When I was asked to deliver a college commencement speech, a friend of mine suggested I reflect on my 35 years of business experience and talk about the 10 lessons I would like to share with graduates about business and life. Here they are.
No. 1: There is nothing more important in life than relationships. Relationships could be with family, friends, faith or community. On their deathbed, the thing that people reflect on is relationships. If it’s that important at the end of life, it should be at the top all your life.
This brings me to the law of reciprocity: You can get anything you want if you help other people get what they want.
No. 2: It’s always important to add value. So no matter what you’re doing, ask yourself, “Am I making a difference? Am I making a contribution? Am I going above and beyond?” Manage expectations, so you don’t overpromise and then under deliver.
No. 3: Solving problems. I don’t have to have all the answers. Nobody said you possibly could. So it’s a matter of who.
Once, my son asked, “What is the difference between going to school and being in the business world?” I said, “Well, in school, you have to be good at what you do. And in business, you have to know who is good at what they do.”
No. 4: About 80 percent of success is choosing the right people. To be world-class, you have to have the right people in the right place. You have to engage your constituents, your customers and your co-workers.
If you can get people emotionally involved and engage them, you can move mountains. The point is — nothing really starts until somebody is enthusiastic.
No. 5: We are not all called to do extraordinary things, but everybody has to do ordinary things extraordinarily. I think many times people say, “When I get to be very successful, I can do this or this.” I think many times we miss many opportunities every day.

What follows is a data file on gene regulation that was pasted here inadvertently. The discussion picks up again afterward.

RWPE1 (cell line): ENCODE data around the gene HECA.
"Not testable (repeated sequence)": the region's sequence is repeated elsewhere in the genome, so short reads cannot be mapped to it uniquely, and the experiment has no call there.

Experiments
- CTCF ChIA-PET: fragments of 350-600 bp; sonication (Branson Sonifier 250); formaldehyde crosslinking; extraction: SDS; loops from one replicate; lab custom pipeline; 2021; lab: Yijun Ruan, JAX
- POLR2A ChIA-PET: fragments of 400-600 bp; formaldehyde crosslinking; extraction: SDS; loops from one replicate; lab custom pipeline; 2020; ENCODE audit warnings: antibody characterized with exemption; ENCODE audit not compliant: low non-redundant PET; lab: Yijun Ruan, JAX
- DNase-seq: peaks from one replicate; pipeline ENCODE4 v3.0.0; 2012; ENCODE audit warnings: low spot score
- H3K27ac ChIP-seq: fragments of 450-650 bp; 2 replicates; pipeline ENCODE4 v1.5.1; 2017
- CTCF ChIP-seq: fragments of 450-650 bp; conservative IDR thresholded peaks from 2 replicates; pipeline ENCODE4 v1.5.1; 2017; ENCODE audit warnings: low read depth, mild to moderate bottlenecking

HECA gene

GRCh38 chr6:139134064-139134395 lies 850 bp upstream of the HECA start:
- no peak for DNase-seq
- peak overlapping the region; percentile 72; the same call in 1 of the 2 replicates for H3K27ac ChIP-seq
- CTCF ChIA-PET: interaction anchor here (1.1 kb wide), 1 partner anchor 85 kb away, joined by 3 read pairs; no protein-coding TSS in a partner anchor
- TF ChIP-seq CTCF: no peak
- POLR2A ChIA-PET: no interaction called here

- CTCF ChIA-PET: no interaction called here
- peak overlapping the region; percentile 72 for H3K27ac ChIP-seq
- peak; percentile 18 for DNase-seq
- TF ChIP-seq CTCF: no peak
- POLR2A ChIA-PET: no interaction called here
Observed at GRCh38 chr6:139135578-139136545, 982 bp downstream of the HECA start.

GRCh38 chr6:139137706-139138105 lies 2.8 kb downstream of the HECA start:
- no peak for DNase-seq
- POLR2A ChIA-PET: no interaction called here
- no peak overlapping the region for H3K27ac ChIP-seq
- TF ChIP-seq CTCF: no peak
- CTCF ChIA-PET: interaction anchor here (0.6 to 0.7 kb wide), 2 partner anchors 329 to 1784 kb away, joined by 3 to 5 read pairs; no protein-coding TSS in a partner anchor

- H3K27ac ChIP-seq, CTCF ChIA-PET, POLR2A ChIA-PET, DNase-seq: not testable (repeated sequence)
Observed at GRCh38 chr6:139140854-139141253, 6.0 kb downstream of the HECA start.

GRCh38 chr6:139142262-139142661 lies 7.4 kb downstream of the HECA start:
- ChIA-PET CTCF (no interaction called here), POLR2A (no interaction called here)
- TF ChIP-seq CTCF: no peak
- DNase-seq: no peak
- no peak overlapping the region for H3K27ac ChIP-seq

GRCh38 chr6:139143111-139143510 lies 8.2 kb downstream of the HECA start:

No. 6: Management consultant Peter Drucker once wrote, “Wherever you find something getting done, you find a monomaniac with a mission.” At some point, you have to be so single-focused and have such drive, work ethic, energy and will to spend the amount of time it takes to be the best at what you do — and simultaneously balance your life to be a peak performer.
No. 7: If you don’t know where you are going and what you’re doing, how am I going to follow you? It’s important to look at your goals and write them down. Once you know the goal, and determine what the action plans are, people will follow you.
No. 8: Life is constantly learning how to learn and continuing to learn as much as you can in the areas that you are interested in or need to know. Learning is a lifelong experience.
No. 9: Even though there are many lessons in each of these, the Pareto Principle (80 percent of your sales comes from 20 percent of your clients) works with just about everything — it’s a small percentage of things that we need to focus on that is going to make the difference.
No. 10: At the end of the day, the lesson is not about a comparison. It’s about a contribution. Have you gone from “success to significance?” Have you made an impact? Have you made a difference? ●
Umberto P. Fedeli is president and CEO of The Fedeli Group. For more information, visit www.thefedeligroup.com.